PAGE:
After graduating from Flathead High School, Andrew Crawford spent a decade as a professional snowboarder, competing in the Winter X-Games, several World Cups and even landing his own character in two video games on X-Box and PlayStation.
Today, he works for Google X and NASA, designing some of the world’s most innovative technology and pioneering a future for space exploration, recently making the case for a voyage to the ice-sheathed Saturn moon Enceladus before an international aerospace panel in Beijing – the International Astronautical Congress.
It might seem like an unlikely career departure, but for those who know Crawford it’s no surprise.
Following his success as a sponsored snowboarder, Crawford entered the Flathead Valley Community College’s Engineering Transfer Program, which prepared him for the engineering program at Montana State University
In the Flathead Valley, Crawford grew up committed to playing the violin and gearing his professional career toward becoming a classical musician.
As a teenager, his enthusiasm shifted toward professional snowboarding, garnering cameos in the Warren Miller Films and Entertainment franchise.
And while his turn toward a career in the aerospace industry might seem abrupt, it combines the correlation of music and mathematics with the urge to push boundaries that is at the core of competing as a top mountain athlete.
So when he set aside his Rossignol snowboard to enter classes at Flathead Valley Community College, no one doubted that Crawford would achieve a high degree of success, and his recent accomplishments include work as a team member on Google’s highly anticipated self-driving car.
The Engineering Transfer Program at FVCC offers a range of freshman and sophomore level classes to prepare students transferring to engineering programs at Montana State University – Bozeman, Montana Tech of the University of Montana, and Carroll College.
Crawford said the FVCC program has the advantages of small class sizes, individual attention and a talented professional staff, providing a solid foundation and allowing students to transfer with junior status.
“From the first scholarship I received here at FVCC, the very principle, the fact that someone out there in the community took the time and effort to make it possible for someone like me to achieve my dreams is truly humbling,” Crawford said. “I hope that I can someday pay back this debt of gratitude.”
While in Beijing last year for the semiannual International Astronautical Congress, Crawford presented his argument for making Enceladus a top priority for celestial destinations to explore for life in the solar system. He debated fellow would-be space pioneers who favored other destinations, such as the moon, Mars or an interstellar asteroid.
“We know Enceladus has an ocean and snow. And MSU’s own research in Antarctica has shown that life exists in remarkably similar environments,” he said.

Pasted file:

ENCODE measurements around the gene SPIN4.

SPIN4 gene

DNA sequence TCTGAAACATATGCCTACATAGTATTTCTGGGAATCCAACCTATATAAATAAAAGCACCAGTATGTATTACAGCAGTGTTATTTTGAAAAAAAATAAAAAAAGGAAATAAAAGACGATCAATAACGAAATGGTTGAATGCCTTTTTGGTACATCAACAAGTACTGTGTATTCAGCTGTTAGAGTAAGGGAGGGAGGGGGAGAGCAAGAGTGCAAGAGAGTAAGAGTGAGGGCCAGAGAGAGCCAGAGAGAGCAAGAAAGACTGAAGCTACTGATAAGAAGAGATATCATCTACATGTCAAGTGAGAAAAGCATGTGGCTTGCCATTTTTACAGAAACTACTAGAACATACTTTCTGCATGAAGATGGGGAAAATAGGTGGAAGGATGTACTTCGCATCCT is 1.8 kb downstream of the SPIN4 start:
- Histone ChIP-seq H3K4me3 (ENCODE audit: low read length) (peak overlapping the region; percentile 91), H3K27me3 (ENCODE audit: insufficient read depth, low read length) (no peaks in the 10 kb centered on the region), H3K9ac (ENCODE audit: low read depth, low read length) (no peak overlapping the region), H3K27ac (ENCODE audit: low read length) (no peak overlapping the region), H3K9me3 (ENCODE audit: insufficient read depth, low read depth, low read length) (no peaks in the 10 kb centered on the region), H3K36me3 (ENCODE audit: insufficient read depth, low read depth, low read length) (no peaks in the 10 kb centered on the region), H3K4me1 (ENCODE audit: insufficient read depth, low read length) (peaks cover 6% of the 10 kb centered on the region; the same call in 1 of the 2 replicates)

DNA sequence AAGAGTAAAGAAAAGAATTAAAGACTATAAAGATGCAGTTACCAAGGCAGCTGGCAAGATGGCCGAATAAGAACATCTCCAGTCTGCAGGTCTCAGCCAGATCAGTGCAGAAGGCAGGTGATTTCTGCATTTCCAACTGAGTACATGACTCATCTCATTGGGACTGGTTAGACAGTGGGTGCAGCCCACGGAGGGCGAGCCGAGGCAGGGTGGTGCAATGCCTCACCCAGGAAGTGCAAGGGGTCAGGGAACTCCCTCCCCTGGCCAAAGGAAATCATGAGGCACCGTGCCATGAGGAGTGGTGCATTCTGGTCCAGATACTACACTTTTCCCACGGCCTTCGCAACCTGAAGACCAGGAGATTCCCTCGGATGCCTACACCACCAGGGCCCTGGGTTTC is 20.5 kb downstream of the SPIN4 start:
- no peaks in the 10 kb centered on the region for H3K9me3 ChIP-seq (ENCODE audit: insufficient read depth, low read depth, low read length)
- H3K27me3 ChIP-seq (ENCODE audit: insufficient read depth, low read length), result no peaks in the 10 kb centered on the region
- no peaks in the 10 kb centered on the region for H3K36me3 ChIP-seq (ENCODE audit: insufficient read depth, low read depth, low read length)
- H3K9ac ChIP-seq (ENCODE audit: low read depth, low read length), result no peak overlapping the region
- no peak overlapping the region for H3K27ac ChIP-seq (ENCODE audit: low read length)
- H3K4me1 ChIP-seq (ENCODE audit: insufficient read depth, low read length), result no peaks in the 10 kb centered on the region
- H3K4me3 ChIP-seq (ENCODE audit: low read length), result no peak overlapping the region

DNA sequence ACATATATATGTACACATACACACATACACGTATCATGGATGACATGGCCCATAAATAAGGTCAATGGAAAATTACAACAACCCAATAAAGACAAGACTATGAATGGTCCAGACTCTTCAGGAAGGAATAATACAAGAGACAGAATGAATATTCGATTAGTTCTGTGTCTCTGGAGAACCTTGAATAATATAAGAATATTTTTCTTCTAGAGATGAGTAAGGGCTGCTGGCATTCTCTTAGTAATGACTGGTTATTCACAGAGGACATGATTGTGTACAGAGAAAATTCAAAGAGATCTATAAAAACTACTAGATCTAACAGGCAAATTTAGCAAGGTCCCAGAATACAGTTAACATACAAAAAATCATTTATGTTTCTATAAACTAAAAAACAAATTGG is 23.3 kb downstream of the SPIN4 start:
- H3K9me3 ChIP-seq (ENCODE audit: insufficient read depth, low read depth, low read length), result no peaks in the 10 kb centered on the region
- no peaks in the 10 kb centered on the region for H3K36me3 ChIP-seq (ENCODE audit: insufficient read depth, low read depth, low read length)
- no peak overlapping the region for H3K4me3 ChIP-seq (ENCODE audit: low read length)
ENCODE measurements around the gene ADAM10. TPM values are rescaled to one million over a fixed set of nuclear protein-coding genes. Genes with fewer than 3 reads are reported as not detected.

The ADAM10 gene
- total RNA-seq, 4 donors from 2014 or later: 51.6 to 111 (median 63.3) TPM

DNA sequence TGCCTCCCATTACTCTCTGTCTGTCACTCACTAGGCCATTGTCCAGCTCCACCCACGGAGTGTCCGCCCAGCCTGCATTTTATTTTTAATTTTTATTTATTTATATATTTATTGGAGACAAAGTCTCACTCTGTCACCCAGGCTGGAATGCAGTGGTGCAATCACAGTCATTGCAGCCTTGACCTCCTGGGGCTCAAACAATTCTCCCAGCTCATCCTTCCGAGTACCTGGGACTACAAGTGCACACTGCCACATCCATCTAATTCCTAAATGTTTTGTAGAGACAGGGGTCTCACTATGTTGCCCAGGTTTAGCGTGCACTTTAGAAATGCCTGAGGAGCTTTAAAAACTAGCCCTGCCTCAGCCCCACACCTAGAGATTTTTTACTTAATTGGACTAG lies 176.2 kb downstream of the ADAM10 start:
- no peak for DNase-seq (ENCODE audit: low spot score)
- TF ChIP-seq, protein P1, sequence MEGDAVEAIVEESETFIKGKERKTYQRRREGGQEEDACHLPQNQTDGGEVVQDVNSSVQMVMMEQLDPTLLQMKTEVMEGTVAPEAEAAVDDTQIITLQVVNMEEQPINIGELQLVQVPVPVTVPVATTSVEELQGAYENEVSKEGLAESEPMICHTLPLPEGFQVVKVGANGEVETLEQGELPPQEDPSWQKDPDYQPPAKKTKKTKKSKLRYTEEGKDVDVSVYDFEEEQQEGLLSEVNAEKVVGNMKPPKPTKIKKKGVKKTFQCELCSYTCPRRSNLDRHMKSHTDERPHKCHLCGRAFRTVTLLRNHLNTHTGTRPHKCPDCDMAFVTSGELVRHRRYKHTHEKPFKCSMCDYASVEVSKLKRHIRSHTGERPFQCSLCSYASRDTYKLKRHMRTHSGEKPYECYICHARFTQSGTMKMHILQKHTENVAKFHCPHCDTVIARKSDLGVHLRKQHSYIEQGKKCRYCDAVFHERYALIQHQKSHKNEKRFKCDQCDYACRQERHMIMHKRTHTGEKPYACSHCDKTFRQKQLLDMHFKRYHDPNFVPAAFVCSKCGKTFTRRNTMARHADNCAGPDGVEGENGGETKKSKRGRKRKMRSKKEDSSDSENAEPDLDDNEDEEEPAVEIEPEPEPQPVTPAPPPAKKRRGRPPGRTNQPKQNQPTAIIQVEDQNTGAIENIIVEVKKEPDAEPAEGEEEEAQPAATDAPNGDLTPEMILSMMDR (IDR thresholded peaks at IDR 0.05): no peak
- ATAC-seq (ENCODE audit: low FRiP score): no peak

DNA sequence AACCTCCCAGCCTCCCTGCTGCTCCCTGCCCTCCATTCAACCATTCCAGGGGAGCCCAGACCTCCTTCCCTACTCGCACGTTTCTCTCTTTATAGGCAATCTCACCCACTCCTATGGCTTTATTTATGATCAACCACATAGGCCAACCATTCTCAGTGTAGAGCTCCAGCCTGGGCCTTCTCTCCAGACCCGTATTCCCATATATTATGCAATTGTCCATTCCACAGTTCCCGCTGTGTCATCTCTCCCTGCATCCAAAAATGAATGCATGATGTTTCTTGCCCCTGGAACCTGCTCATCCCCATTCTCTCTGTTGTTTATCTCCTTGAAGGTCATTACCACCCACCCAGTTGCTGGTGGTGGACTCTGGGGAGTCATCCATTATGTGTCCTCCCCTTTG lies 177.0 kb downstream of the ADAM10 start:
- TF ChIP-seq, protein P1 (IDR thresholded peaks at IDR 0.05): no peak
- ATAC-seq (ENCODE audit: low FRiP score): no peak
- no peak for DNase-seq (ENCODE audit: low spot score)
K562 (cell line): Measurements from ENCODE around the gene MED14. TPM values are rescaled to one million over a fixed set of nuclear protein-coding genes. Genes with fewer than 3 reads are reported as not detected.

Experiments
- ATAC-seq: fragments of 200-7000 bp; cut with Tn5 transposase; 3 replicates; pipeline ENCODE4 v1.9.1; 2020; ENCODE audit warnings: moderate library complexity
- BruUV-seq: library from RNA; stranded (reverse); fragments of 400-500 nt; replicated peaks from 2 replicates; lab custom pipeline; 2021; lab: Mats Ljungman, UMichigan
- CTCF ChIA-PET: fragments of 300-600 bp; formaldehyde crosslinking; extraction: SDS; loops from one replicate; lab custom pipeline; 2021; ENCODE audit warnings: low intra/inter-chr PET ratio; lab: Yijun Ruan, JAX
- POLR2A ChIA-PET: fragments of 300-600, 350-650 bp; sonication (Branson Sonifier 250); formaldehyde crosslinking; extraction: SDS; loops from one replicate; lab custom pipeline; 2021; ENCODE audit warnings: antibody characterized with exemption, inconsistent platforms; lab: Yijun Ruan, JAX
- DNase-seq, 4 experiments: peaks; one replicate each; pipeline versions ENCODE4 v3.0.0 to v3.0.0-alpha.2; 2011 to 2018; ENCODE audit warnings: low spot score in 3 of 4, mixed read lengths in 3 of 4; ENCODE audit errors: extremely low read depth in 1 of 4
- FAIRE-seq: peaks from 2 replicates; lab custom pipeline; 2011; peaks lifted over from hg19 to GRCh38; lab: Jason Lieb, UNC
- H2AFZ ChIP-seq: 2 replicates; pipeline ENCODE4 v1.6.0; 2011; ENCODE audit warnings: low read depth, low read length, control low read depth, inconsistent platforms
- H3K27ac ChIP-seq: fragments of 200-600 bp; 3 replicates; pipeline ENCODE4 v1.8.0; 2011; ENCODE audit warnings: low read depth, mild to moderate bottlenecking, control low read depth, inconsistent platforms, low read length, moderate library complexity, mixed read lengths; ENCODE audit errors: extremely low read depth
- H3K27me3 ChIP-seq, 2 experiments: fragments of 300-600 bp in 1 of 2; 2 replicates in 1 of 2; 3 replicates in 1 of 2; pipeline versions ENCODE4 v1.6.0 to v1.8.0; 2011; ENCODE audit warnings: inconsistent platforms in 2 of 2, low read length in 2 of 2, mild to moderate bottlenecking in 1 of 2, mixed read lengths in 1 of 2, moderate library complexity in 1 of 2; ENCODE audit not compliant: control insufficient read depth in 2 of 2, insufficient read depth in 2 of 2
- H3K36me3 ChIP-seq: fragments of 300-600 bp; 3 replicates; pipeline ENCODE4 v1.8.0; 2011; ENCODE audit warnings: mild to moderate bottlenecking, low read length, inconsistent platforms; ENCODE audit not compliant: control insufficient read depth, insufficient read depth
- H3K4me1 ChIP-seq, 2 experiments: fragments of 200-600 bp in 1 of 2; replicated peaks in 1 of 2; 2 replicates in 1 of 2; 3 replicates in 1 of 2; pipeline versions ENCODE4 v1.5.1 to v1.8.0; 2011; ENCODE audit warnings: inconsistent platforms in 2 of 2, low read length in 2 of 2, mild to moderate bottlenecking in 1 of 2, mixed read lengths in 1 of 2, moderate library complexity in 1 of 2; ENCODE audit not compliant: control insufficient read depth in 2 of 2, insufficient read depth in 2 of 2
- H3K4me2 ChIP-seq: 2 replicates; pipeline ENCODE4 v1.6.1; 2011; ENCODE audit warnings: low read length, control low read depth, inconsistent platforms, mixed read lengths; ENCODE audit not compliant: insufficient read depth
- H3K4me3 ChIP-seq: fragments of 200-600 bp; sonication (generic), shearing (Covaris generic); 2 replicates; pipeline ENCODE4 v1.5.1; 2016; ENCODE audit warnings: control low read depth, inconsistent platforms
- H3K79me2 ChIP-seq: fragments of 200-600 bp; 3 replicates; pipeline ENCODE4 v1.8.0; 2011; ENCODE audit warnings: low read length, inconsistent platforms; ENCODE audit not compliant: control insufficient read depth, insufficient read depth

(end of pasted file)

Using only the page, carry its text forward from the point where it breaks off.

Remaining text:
In an application video to the IAC, Crawford’s enthusiasm for space exploration is palpable as he talks about the possibilities for exploration on Enceladus, but his childlike fascination with space isn’t naïve.
Crawford honed his chops at NASA’s Jet Propulsion Laboratory, where he completed two summer internships. Still, despite his impressive resume, he praises his experience at community college, where FVCC professor Effat Rady prepared him for a career in engineering. At MSU, he benefited from the Montana Space Grant Consortium and small satellite projects at the university’s Space Science and Engineering Laboratory, which provided blocks for a career with NASA.
Crawford is one of many students that FVCC has set on a path toward a bright future in engineering, and the program continues to blossom.
Tanner Morrison is a senior at MSU, majoring in mechanical engineering with an aerospace minor (the same degree that Crawford pursued).
He just completed his internship at Kalispell’s Morrison-Maierle, an engineering firm where he worked designing heating, ventilation and air conditioning systems (HVAC), and said office manager Ryan Jones provided value to his engineering career.
Morrison entered FVCC’s engineering program on the heels of his older brother, Calder Morrison, who also went on to pursue a mechanical engineering degree in Bozeman and now works for ExxonMobil in Baton Rouge, Louisiana.
“My brother and I are a lot alike, and after he completed his associate degree at FVCC, he kept telling me what a great program it was and how well they teach you and prepare you,” he said. “He wasn’t exaggerating. The teachers really engage you and push you to understand the material.”
Now in his senior year at MSU, Tanner Morrison said he is one of four FVCC students attending the engineering program, and all of them are at the top of their class.
“I really enjoy everything I have learned so far, and I’m looking forward to applying it professionally,” he said.
Morrison said his decision to attend FVCC was a difficult one – after high school he was offered a full ride to MSU to compete in the discus throw – but in hindsight it was the best decision he could have made.
“Realistically, in retrospect, that was the best decision I ever made because they prepare you so well for the field,” he said.
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